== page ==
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Simpson, Bentley lead charts

Tuesday, April 26, 2016 – Sturgill Simpson's major label debut, "Sailor's Guide to Earth," topped the Billboard Top Country Albums chart for the week ending May 7. Dierks Bentley once again is first on the Hot Country Songs chart with "Somewhere on a Beach."

Tim McGraw remains second on the songs chart with "Humble and Kind." Chris Young's duet with Cassadee Pope, "Think of You," is third, one ahead of Old Dominion's second hit single, "Snapback," up three. Thomas Rhett stayed fifth with "Die a Happy Man."

Rhett also climbed three to ninth with "T-Shirt." Jon Pardi's latest single, "Head Over Boots," moved up 4 to 14. Jason Aldean's "Lights Come On" was at 19, up 3. Keith Urban was one behind with "Wasted Time," up six. Chris Lane saw "Fix" moved from 25 to 21. Jake Owen's "American Country Love Song" was up 6 to 22. Dan + Shay reached the top 25 with "From the Ground Up" at 24, up 2. Carrie Underwood closed out the top 25 with her new single, "Church Bells," up 7.

On the albums chart, Chris Stapleton was second with "Traveller," after being first last week. Joey + Rory were third with "Hymns," one ahead of Rhett's "Tangled Up." Sam Hunt was fifth with "Montevallo." Marie Osmond debuted in10th with "Music is Medicine," 1 ahead of Blake Shelton's "Reloaded 20 #1 Hits," which was up 4.

Wheeler Walker Jr. debuted at 14 with "Redneck Shit." Florida Georgia Line's "Anything Goes" was 20th, up 3. Lane debuted at 23 with his "Fix EP."

On the bluegrass chart, the "Bluegrass Gems" compilation was first, followed by The Del McCoury Band's "Del And Woody" debuting in second. Steve Marin and Edie Brickell were third with "So Familiar." Steep Canyon Rangers held fourth with "Radio." Joe Mullins & The Radio Ramblers moved from 10 to 5 with "Sacred Memories." Hackensaw Boys debuted in sixth with "Charismo."

On the overall top 200 chart, Simpson was 3rd, Stapleton 7th, Rhett 25th, Hunt 34th and Joey + Rory 38th. The top 200 and country charts use different criteria.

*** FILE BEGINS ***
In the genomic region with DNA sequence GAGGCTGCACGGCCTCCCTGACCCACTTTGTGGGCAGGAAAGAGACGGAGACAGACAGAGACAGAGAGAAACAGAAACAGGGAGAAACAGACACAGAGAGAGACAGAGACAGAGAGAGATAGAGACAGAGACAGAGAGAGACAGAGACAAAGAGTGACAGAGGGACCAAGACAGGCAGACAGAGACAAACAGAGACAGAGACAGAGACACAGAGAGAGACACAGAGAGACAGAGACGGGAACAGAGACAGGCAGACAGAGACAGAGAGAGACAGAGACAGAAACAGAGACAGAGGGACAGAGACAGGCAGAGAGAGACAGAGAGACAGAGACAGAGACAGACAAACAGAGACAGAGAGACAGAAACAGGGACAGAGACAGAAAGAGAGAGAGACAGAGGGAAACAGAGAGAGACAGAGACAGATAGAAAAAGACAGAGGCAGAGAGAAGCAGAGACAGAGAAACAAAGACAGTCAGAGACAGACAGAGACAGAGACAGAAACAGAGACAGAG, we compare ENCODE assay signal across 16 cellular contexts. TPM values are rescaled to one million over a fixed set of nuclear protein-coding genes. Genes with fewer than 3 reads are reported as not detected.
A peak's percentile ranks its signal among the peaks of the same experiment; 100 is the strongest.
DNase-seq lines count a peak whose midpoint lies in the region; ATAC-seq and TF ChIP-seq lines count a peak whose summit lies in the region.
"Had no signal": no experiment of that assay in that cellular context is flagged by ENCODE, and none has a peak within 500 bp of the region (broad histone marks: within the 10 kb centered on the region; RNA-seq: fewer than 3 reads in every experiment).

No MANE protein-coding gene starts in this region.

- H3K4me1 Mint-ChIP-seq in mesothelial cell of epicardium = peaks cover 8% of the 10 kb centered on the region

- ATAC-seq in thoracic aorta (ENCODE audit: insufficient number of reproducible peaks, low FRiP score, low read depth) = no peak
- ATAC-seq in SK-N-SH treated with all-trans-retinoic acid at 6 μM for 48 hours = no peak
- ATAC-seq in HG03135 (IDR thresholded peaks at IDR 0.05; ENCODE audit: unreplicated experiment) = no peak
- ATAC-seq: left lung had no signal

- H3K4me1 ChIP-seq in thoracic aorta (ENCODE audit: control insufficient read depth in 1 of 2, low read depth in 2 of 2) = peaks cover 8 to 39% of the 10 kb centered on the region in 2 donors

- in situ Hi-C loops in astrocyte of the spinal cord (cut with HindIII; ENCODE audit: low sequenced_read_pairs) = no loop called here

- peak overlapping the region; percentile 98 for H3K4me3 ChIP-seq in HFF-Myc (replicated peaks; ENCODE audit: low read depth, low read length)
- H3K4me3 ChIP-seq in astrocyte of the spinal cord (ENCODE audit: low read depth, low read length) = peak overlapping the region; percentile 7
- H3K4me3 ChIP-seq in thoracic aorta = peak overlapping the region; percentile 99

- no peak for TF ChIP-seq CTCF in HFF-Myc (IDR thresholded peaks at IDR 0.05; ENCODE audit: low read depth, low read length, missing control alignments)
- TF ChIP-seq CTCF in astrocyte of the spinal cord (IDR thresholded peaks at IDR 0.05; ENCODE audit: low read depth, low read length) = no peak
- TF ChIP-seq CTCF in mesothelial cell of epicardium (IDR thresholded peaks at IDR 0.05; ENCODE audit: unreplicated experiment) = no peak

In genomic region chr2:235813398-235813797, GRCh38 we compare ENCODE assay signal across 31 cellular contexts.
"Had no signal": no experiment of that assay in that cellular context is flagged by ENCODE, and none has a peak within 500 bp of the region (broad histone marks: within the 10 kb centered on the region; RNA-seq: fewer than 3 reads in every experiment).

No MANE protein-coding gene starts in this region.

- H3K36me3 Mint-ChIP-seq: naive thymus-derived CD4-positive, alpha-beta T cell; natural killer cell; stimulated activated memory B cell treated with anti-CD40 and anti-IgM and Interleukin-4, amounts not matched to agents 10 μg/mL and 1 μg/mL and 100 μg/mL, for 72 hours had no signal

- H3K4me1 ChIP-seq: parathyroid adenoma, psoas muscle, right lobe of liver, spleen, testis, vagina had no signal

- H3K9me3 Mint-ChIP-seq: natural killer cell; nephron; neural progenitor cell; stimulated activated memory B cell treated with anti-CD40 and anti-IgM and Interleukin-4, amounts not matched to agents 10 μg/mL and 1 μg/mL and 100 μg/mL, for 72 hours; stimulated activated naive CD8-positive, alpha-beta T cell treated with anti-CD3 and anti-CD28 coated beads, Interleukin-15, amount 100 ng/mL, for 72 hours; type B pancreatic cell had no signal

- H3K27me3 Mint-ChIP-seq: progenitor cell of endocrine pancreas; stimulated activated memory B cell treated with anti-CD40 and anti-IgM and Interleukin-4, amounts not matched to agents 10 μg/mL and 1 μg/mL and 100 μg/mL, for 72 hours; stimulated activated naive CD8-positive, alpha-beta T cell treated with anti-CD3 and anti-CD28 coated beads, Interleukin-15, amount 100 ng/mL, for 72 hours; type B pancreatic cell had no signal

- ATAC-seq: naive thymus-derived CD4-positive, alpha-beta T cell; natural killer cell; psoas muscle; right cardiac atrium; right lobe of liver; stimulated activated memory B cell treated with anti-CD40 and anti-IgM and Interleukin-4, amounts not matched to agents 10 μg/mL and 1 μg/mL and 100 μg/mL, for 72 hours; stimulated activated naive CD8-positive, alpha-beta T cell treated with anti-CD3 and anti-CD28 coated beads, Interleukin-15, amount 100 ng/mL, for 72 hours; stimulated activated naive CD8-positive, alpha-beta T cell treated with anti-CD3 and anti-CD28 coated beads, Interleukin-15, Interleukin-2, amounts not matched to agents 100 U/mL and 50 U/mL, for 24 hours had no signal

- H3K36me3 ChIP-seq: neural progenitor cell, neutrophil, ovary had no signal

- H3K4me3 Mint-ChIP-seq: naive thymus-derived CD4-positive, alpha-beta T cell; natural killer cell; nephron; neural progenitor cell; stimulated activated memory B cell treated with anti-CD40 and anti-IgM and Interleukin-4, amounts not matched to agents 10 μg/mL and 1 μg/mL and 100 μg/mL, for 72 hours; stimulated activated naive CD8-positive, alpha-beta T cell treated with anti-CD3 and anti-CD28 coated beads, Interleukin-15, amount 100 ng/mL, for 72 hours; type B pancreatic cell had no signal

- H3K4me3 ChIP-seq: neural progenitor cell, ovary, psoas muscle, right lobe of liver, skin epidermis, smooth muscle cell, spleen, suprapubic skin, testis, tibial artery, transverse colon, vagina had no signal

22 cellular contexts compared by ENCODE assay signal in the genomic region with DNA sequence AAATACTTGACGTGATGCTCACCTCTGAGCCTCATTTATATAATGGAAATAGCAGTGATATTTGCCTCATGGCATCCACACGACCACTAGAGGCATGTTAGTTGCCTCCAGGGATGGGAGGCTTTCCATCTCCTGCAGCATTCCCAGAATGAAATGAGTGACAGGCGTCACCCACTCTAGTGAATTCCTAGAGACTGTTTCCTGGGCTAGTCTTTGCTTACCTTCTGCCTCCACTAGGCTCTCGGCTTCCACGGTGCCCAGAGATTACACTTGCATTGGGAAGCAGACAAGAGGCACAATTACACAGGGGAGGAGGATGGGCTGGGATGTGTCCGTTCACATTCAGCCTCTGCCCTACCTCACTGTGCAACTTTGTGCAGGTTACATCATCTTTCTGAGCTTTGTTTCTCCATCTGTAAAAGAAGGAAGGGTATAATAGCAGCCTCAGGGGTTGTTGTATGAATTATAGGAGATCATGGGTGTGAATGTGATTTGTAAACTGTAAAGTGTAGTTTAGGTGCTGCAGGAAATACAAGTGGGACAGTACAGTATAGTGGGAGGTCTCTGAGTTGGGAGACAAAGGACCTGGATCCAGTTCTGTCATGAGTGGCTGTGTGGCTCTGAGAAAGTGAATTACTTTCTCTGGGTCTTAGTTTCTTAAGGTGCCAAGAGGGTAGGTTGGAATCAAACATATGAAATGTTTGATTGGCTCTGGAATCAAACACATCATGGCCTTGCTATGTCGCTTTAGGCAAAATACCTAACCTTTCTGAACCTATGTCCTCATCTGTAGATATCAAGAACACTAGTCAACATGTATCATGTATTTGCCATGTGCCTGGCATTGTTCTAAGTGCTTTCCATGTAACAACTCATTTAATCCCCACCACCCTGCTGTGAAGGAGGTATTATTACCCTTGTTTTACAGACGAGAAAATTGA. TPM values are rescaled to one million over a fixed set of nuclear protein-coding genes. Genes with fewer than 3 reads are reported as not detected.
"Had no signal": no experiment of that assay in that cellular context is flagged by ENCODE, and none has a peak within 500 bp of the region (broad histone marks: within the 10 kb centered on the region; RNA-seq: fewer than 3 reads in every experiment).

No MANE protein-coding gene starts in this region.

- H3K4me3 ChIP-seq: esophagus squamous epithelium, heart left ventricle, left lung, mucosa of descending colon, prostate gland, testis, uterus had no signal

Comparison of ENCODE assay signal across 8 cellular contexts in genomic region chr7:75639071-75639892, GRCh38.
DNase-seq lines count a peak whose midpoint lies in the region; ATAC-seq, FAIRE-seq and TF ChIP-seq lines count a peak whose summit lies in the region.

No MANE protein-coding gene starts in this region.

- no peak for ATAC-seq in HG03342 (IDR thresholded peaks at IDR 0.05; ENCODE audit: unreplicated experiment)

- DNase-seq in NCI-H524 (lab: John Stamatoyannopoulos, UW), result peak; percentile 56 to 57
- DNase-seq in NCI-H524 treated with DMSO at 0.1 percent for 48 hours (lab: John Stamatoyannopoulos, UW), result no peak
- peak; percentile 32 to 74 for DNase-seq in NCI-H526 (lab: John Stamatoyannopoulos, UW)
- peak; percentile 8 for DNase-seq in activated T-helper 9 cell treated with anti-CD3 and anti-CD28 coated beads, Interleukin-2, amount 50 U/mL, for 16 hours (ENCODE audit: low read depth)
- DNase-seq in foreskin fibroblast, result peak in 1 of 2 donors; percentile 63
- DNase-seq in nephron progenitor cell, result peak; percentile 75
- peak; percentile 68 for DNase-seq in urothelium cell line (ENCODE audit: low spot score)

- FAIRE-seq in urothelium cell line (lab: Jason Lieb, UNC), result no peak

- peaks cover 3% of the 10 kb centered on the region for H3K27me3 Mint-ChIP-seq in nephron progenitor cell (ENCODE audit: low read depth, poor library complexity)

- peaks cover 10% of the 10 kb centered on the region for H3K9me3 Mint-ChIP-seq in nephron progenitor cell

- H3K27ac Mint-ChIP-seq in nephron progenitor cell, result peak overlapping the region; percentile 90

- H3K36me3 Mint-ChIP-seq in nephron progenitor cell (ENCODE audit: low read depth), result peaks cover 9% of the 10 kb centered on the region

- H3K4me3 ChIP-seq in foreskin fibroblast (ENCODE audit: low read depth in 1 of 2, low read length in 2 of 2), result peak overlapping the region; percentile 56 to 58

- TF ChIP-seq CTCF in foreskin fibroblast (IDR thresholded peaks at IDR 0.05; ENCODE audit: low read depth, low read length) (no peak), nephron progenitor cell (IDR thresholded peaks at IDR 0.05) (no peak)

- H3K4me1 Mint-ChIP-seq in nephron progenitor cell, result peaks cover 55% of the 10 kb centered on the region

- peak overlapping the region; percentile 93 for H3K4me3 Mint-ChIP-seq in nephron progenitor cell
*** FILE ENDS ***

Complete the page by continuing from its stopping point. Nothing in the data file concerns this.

More news

CD reviews

Black CD review - Black
Dierks Bentley seems intent on expanding his musical boundaries, but he may have overreached too much in eschewing where he came from. That most evident by the dominating textured beats. Producer Ross Copperman and Bentley seem hell bent on injecting odd meters and sounds, sharp detours from past efforts. Unfortunately, the atmospheric beats muddy up the vocal delivery on "Freedom," a song that stretches far too long at almost four minutes. Bentley also channels U2 with its »»»
A Soldier's Guide to Earth CD review - A Soldier's Guide to Earth
If scratching your head about the sounds emanating from Sturgill Simpson's third release, then "It Ain't All Flowers" from his last release, the excellent "Metamodern Sounds in Country Music," ought to serve as a reference point. In a disc filled with traditional country sounds, "Flowers" was about as far away as one could get with the electronics sounding so completely disjointed from everything else on the release. Put it this way - " Islands" »»»
Metamodern Sounds in Country Music CD review - Metamodern Sounds in Country Music
The first time you hear Sturgill sing you may feel like you've heard a ghost - the ghost of Waylon Jennings, that is. Although his voice isn't as low as Jennings' was, it's nevertheless still in the same general vocal range ballpark. Better still, the Kentucky native sings wonderfully honest country songs. "Life of Sin," for instance, is a song about, well, sinning, which is really some of what great country is all about. Yes, most of this album will do a »»»
Editorial: Walking the talk – When names like Hank Williams, Johnny Cash, Waylon and the Hag are invoked, you're talking hard core country. These are the touchstones of country , the guys who made country music what it was and still is (or maybe can be). When these folks would sing about being down-and-out and the rough-and-tumble, they knew of what they were singing about. Fast forward a few years to the country singers of today. »»»
Concert Review: Stapleton shows his traditional roots – Chris Stapleton's All-American Road show feels like a singular mission to rid the genre of the bro country scourge that has plagued it for years. He came out with a blazing one-two punch of "Second One To Know" and "Without Your Love" and packed a stadium sized onslaught into a 9,000-seat arena. He never once veered from his... »»»
Concert Review: Jinks wins over fans, especially new ones – Cody Jinks asked the crowd a bit into his show how many had never seen him before. It seemed like Jinks has made a lot of musical inroads into the public's consciousness because roughly three quarters of the audience raised their hands to show that this was their first time. That probably made Jinks feel pretty darn good about how life has been... »»»
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